JG: Thanks, that means a lot! I have struggled in the past with using colour effectively. I try to be inclusive and mix colours that don’t usually go together. Ratios are everything. Pink is used sparingly, but it can be a very powerful colour!
FP: As we enter 2023, what will be the driving force for you and your work? Are there new elements you want to start to introduce or even elements that you would like to take out?
JG: It’s a bit early to tell, but to keep pushing myself and showing up and putting the time in. And learning to embrace uncertainty more. I think there’s a bit of a myth around art that inspiration suddenly arrives and work pours out like a tsunami and then recedes forcing us to wait. In reality I have found that like most things it’s time and effort put in equals progress. I would like to introduce more textural elements in my painting, and experiment with different materials.
FP: Are there any shows that people can come to in 2023 an see your works up close?
JG: I will be updating my website and Instagram soon with upcoming shows, so check that out; Joegoldmanstudio.co.uk and Instagram. Currently I’m building up a body of new work which I’m excited about.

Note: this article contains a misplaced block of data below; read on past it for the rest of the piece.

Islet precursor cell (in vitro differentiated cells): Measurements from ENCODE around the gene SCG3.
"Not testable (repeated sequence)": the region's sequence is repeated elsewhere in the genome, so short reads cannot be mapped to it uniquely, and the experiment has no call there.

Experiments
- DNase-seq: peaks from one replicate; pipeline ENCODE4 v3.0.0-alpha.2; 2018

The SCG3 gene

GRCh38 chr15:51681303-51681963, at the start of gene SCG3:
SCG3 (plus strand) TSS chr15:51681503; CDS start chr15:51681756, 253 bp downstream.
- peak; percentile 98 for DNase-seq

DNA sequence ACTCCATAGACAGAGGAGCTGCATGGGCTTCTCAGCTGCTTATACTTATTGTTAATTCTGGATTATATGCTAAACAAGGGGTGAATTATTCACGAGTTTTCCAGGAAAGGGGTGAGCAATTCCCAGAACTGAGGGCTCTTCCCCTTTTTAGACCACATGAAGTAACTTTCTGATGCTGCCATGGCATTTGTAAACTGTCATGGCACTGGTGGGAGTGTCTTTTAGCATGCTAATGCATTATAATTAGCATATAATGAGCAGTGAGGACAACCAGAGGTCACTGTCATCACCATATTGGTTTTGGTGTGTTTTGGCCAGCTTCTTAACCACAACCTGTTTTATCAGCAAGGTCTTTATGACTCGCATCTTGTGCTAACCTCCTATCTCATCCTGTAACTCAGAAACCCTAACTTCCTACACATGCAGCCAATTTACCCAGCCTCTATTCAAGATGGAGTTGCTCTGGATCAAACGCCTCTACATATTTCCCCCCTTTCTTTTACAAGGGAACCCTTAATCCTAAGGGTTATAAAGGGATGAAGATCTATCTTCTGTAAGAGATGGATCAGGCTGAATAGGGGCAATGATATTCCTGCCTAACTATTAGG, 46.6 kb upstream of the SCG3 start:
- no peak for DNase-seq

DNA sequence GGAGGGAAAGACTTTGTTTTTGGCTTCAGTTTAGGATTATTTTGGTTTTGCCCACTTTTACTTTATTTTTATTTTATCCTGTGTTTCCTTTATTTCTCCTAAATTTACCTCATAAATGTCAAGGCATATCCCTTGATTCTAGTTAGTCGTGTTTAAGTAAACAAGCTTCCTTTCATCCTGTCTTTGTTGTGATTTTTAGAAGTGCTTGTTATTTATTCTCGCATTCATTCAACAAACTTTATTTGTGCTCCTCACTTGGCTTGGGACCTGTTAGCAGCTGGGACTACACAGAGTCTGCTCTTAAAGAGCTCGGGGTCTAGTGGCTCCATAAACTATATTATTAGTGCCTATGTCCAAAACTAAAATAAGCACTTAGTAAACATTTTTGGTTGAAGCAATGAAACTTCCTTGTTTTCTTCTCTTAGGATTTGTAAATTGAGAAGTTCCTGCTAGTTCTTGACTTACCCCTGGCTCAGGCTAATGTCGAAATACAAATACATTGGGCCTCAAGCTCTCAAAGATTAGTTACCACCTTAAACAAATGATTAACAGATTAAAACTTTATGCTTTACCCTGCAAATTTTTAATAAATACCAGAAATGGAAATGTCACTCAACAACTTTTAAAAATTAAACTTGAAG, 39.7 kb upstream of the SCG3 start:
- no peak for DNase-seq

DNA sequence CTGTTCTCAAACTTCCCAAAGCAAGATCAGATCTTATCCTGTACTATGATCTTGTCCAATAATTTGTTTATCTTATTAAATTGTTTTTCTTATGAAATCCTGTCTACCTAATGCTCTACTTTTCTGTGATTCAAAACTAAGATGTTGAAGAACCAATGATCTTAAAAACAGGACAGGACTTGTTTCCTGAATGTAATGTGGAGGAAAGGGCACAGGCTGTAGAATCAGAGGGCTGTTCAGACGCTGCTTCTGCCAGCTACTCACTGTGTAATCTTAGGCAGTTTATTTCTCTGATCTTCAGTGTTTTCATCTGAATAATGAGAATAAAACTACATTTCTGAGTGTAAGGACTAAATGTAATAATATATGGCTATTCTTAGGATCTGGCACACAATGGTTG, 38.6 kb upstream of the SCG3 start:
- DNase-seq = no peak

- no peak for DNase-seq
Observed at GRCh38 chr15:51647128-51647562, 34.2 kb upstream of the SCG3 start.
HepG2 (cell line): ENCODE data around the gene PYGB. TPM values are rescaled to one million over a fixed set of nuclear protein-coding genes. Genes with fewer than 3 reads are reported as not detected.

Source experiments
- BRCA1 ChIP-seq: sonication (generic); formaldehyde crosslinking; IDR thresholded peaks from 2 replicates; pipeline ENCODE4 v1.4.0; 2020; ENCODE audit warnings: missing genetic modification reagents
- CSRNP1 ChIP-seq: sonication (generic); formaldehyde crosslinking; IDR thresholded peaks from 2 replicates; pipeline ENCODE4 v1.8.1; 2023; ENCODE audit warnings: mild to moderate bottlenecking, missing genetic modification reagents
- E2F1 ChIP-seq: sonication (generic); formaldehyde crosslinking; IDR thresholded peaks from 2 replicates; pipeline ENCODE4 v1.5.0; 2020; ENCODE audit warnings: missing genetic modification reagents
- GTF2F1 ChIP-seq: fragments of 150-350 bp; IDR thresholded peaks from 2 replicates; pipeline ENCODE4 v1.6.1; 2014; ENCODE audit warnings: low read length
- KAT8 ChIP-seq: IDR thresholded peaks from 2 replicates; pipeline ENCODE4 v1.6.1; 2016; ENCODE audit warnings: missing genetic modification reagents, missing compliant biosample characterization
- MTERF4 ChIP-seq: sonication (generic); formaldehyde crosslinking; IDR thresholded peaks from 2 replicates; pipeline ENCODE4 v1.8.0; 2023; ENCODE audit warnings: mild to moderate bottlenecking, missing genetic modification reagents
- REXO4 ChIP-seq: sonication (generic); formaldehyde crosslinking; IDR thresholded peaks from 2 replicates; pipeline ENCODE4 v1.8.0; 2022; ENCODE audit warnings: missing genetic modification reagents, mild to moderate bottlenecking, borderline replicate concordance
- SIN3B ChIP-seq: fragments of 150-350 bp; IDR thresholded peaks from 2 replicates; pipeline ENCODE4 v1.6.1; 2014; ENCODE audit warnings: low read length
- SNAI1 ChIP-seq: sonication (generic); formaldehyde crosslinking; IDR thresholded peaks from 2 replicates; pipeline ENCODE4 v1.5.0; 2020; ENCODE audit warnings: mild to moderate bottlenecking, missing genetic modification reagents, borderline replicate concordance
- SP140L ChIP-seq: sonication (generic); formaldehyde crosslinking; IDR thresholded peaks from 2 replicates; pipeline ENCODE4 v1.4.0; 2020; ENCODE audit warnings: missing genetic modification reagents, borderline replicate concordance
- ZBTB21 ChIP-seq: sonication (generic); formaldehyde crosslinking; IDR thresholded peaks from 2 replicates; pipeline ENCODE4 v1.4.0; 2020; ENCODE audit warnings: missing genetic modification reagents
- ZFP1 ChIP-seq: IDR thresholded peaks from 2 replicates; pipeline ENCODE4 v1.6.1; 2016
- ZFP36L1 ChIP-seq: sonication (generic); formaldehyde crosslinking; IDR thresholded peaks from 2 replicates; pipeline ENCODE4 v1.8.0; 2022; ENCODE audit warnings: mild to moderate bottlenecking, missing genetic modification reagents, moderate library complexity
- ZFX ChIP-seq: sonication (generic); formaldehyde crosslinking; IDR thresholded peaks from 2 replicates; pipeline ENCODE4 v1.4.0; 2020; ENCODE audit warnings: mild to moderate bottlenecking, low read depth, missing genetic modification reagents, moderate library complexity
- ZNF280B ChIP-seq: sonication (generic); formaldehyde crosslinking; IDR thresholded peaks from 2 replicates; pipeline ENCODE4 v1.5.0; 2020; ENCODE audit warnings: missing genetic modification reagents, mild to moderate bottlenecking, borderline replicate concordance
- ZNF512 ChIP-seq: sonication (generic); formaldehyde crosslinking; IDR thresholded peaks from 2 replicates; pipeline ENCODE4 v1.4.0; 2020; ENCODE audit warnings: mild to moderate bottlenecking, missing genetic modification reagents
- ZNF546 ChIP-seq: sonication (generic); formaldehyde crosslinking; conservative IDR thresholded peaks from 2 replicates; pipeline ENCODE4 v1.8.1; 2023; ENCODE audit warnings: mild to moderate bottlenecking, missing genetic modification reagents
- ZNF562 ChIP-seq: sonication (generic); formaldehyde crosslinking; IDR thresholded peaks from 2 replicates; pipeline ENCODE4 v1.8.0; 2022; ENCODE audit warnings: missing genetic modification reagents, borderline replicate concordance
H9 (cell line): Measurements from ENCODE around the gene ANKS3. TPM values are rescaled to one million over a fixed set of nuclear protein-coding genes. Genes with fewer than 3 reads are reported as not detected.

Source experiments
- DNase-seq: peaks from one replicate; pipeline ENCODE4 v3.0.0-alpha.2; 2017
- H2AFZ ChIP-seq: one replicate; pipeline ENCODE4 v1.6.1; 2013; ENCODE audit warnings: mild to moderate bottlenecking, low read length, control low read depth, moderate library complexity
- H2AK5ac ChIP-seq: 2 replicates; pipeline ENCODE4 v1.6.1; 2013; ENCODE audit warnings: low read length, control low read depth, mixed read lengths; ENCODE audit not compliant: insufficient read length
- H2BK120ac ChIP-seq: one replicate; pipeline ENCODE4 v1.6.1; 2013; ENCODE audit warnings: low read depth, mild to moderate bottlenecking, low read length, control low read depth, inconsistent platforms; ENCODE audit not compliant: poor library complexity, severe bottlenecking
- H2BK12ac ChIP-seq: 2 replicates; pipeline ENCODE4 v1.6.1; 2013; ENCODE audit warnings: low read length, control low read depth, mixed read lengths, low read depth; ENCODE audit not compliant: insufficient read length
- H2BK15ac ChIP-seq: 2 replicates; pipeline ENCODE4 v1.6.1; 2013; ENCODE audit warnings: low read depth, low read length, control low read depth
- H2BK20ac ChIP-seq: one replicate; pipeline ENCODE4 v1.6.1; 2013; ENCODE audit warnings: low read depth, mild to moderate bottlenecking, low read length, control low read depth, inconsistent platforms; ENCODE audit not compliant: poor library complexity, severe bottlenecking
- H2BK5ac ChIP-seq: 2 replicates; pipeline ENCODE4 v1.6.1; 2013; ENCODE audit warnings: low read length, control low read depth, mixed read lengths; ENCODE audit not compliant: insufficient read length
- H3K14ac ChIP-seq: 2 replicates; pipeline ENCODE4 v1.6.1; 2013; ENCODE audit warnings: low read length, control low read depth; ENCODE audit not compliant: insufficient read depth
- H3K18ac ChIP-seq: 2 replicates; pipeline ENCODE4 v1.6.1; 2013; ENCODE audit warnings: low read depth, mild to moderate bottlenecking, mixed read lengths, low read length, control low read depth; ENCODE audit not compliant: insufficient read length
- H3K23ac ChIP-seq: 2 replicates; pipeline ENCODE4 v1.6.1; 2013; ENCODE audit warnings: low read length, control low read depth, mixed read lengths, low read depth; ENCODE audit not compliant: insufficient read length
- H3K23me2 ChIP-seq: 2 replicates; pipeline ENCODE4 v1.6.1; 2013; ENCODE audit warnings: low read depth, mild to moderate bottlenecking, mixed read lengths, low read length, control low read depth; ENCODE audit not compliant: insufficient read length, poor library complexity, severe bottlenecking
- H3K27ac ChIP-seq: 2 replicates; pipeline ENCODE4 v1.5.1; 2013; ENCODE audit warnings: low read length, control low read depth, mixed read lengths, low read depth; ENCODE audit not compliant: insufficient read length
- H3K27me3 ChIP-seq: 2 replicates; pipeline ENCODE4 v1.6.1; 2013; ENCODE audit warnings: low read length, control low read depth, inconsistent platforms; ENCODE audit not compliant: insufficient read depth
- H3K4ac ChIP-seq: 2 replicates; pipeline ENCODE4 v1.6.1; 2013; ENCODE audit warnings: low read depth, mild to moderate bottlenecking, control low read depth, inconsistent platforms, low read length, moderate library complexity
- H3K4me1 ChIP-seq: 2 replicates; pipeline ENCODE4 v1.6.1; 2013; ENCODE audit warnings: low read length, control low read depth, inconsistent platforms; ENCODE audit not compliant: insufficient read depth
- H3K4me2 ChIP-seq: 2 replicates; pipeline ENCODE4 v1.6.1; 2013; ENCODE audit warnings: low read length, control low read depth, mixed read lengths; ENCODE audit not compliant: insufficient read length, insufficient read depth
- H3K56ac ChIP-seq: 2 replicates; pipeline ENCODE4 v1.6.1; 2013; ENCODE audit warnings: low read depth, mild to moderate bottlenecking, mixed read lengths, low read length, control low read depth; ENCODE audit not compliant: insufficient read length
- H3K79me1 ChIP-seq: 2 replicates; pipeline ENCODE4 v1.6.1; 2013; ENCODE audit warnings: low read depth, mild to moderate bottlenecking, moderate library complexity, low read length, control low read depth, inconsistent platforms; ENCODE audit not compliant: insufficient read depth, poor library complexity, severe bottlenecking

FP: Thank you for taking the time to chat to us Joe, it’s been a pleasure to see your work irl, are there any words of wisdom you wish to bestow on the readers?
JG: Thanks for visiting, and featuring me, it’s been a pleasure.
Something that affects many of us, and in particular creative types, is perfectionism. It’s something that really affected me in my earlier years of art making, and that I have worked through a lot . It’s a sneaky state of mind because it seems right and admirable to want to be perfect in what we do! But in reality what we are doing in this state is trying to create something that will be liked by everyone, which is at its core pretty much impossible. We cannot know what others will truly love, and even if we could then a hundred voices with a hundred different tastes offer us no clear path forward. Perfectionism holds us back. On a deeper level we are also denying our own desires. There’s an alternative, and in my view much healthier way forward. We listen to our instincts, pursue and make things that we want to see in the world, and accept our imperfection .The world’s a big place, and there will be others that resonate with our voice.